الدكتورة/ هدى النعيمي
باحث رئيسي في تريندز للبحوث والاستشارات
Dr. Huda Al-Nuaimy
Senior Fellow /TRENDS Research and Advisory

Iranian foreign policy and activating cooperation with Africa

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Ever since he ascended to the presidency of Iran, Ibrahim Raisi announced he intends to enhance cooperation frameworks with African countries in the political and economic fields, adding that his government will follow the same approach that the government of former President Ahmadinejad followed in its relations with Africans, regarding strengthening the bonds of friendship and common interests.

Raisi’s government plans to work on reactivating Iranian-African relations, after years of decline and lack of interest in the African continent during the Rouhani era, evidenced by many Iranian projects that were not implemented in the sectors of investment, science, energy, health, and infrastructure.

 

Therefore, Africa will be one of Iran’s foreign policy’s main priorities, in terms of expanding its influence outside the Middle East, especially with sub-Saharan countries, as Tehran realizes that the world is not limited to the West, and considers relations with non-Western countries one of the means of balancing the pressures of western economic sanctions imposed on it, as well as ensuring an African vote in international organizations in line with Iranian views.

Iranian geopolitical expansion in various parts of the south and Islamic countries aims to undermine efforts intended to isolate Tehran, thus, Africa is considered a suitable ground for threatening Western and Israeli interests as well as strengthening commonalities with anti-Western groups on the African continent.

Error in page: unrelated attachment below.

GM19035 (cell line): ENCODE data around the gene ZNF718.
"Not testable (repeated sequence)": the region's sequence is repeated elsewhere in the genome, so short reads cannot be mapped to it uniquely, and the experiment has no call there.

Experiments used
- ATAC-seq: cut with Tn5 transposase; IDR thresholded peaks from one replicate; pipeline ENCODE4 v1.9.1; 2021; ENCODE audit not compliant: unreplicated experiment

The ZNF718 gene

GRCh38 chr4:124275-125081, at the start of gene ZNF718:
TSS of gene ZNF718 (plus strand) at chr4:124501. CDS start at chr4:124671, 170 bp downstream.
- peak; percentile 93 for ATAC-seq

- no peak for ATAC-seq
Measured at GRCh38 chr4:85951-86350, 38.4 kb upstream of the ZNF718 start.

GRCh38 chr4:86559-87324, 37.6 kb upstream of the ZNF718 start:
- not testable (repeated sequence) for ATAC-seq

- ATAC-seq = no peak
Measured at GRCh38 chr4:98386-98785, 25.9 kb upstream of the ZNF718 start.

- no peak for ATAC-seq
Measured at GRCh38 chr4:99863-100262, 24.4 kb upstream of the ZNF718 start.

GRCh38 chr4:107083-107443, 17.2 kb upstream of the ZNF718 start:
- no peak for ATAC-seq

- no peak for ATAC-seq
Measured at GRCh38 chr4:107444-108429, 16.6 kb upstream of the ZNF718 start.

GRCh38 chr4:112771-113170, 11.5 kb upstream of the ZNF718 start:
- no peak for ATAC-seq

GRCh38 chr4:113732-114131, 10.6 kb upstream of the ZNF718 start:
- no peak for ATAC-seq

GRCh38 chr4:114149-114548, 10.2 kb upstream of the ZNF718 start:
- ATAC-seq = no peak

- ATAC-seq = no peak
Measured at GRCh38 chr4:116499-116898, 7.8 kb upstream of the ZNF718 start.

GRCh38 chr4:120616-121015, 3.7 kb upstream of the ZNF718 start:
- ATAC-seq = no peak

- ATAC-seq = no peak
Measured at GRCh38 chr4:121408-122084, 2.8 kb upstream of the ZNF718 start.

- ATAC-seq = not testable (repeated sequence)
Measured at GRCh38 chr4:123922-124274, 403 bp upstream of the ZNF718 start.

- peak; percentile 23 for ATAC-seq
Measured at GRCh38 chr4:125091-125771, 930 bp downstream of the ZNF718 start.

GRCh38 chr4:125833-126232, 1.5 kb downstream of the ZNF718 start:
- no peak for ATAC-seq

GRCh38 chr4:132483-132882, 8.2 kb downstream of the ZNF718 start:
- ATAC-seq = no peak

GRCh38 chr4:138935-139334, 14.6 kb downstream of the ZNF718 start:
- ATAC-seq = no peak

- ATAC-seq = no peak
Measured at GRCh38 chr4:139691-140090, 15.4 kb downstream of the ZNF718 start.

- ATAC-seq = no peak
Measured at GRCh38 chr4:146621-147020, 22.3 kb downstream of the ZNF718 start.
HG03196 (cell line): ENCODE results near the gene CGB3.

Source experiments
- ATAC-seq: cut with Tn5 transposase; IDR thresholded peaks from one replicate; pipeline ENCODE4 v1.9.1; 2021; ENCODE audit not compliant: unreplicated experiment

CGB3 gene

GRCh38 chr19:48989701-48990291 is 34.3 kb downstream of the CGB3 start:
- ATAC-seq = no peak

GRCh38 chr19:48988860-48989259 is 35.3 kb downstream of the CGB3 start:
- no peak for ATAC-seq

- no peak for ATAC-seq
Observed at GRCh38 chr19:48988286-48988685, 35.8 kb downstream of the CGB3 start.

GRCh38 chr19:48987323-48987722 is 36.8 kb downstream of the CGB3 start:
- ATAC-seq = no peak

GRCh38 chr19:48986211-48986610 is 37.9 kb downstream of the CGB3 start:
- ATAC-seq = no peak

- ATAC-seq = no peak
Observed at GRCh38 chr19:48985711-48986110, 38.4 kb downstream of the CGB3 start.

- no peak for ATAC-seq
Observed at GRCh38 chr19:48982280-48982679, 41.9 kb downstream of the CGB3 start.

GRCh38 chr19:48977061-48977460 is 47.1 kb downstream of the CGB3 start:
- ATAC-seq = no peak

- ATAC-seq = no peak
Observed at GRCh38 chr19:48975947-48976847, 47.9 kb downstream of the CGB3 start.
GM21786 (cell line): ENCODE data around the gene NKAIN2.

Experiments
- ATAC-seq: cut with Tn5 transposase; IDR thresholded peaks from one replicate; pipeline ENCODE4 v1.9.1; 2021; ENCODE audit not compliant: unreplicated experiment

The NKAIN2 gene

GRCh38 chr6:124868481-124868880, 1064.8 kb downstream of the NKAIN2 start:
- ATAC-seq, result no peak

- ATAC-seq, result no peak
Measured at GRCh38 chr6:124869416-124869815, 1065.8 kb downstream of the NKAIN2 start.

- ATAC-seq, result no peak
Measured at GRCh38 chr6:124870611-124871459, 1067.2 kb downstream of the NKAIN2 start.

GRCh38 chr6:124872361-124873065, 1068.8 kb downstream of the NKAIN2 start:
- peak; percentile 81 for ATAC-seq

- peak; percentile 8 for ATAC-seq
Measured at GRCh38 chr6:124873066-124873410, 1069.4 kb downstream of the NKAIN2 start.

Iran has managed to cultivate a growing network of alternative corridors in the region, enabling it to provide military, financial and material assistance to its allies, proxies, and partners around the world and the Arab region, for example, the Eritrean coast overlooking Bab al-Mandab strait was Tehran’s gateway to supplying the Houthi movement with Iranian weapons and ammunition.

 

It is no exaggeration to say that Tehran is still holding on to its imperial tendencies, and is betting Africa will be its platform for projecting regional power, which requires an expansion of the “geography of resistance” in the future to extend beyond the Middle East.

Brigadier General Ali Fadavi, deputy commander of the Iranian Revolutionary Guards, said that if the Quds Force could make Africa a part of Iran’s strategic depth, Tehran could strike the United States there, because it is weaker in Africa than other regions.

On the other hand, Africa could play a vital role in promoting Tehran’s religious expansion across many Muslim African countries, and Iran will gain a lot from exchanging its experiences in combating terrorism with African countries that suffer from this scourge.

Al Jundi

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